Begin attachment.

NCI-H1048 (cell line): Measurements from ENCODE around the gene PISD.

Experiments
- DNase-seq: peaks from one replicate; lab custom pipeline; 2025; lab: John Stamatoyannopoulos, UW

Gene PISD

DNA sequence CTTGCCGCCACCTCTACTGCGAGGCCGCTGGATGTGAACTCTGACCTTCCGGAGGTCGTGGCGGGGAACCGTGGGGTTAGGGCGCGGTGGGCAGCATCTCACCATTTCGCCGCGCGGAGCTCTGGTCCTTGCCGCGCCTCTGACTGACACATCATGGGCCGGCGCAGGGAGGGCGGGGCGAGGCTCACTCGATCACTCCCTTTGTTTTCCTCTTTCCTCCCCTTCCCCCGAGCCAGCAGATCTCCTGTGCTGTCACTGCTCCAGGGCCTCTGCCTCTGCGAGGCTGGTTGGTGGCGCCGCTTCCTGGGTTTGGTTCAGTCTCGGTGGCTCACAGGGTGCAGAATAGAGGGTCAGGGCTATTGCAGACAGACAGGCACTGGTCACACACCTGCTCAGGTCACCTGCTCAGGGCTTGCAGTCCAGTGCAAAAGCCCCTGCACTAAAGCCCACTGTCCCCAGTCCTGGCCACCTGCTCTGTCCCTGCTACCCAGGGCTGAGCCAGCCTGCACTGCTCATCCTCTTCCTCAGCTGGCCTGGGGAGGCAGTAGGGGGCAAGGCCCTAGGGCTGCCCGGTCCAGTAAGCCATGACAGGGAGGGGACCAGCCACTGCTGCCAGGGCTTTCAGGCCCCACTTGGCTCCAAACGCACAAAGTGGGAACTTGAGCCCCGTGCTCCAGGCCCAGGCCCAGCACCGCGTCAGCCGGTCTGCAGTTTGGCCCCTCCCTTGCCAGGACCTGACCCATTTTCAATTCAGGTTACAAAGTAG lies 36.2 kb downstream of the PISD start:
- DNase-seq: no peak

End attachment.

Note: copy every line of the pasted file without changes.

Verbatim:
NCI-H1048 (cell line): Measurements from ENCODE around the gene PISD.

Experiments
- DNase-seq: peaks from one replicate; lab custom pipeline; 2025; lab: John Stamatoyannopoulos, UW

Gene PISD

DNA sequence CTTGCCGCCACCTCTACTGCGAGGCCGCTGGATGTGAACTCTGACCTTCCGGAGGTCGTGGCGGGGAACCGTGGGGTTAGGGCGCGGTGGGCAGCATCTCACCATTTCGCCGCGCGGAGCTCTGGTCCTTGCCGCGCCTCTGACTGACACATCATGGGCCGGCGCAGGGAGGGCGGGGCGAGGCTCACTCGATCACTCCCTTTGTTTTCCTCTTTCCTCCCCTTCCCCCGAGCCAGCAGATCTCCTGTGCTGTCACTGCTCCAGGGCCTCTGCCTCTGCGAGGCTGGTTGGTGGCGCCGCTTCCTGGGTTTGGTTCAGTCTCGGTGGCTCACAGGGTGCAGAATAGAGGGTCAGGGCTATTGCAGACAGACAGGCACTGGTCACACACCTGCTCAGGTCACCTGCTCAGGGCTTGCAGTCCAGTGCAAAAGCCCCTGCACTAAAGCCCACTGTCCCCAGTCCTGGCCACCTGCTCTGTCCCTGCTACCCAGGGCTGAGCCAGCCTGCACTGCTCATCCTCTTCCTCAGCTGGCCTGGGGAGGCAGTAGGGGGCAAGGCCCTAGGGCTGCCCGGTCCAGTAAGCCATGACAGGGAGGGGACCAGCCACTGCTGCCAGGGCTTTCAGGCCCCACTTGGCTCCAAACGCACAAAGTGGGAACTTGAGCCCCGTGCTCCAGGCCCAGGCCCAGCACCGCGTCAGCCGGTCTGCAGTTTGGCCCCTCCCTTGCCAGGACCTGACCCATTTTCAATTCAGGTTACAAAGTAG lies 36.2 kb downstream of the PISD start:
- DNase-seq: no peak